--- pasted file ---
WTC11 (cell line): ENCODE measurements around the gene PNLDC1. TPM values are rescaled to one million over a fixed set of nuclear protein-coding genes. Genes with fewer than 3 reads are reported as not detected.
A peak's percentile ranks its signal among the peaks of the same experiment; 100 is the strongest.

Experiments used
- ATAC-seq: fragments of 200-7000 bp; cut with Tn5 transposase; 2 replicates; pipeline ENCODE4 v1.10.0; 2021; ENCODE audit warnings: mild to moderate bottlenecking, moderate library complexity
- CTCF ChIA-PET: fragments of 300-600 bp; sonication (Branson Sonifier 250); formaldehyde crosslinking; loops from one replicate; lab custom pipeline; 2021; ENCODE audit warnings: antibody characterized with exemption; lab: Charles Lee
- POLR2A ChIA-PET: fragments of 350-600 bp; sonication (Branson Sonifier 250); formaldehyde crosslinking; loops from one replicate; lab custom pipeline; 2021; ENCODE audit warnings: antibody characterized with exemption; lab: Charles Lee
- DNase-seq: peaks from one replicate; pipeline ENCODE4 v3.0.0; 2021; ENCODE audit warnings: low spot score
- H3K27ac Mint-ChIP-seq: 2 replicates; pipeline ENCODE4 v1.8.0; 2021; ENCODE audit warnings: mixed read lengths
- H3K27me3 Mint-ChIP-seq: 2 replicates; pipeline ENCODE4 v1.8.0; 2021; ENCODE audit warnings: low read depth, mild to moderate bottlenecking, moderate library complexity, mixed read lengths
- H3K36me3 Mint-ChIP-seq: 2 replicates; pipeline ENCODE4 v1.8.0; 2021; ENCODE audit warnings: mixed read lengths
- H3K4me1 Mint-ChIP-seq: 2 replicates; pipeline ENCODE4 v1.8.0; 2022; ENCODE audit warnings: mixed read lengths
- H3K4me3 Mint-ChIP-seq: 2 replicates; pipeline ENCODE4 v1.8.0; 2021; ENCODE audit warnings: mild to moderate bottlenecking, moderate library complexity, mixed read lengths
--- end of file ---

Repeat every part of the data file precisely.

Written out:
WTC11 (cell line): ENCODE measurements around the gene PNLDC1. TPM values are rescaled to one million over a fixed set of nuclear protein-coding genes. Genes with fewer than 3 reads are reported as not detected.
A peak's percentile ranks its signal among the peaks of the same experiment; 100 is the strongest.

Experiments used
- ATAC-seq: fragments of 200-7000 bp; cut with Tn5 transposase; 2 replicates; pipeline ENCODE4 v1.10.0; 2021; ENCODE audit warnings: mild to moderate bottlenecking, moderate library complexity
- CTCF ChIA-PET: fragments of 300-600 bp; sonication (Branson Sonifier 250); formaldehyde crosslinking; loops from one replicate; lab custom pipeline; 2021; ENCODE audit warnings: antibody characterized with exemption; lab: Charles Lee
- POLR2A ChIA-PET: fragments of 350-600 bp; sonication (Branson Sonifier 250); formaldehyde crosslinking; loops from one replicate; lab custom pipeline; 2021; ENCODE audit warnings: antibody characterized with exemption; lab: Charles Lee
- DNase-seq: peaks from one replicate; pipeline ENCODE4 v3.0.0; 2021; ENCODE audit warnings: low spot score
- H3K27ac Mint-ChIP-seq: 2 replicates; pipeline ENCODE4 v1.8.0; 2021; ENCODE audit warnings: mixed read lengths
- H3K27me3 Mint-ChIP-seq: 2 replicates; pipeline ENCODE4 v1.8.0; 2021; ENCODE audit warnings: low read depth, mild to moderate bottlenecking, moderate library complexity, mixed read lengths
- H3K36me3 Mint-ChIP-seq: 2 replicates; pipeline ENCODE4 v1.8.0; 2021; ENCODE audit warnings: mixed read lengths
- H3K4me1 Mint-ChIP-seq: 2 replicates; pipeline ENCODE4 v1.8.0; 2022; ENCODE audit warnings: mixed read lengths
- H3K4me3 Mint-ChIP-seq: 2 replicates; pipeline ENCODE4 v1.8.0; 2021; ENCODE audit warnings: mild to moderate bottlenecking, moderate library complexity, mixed read lengths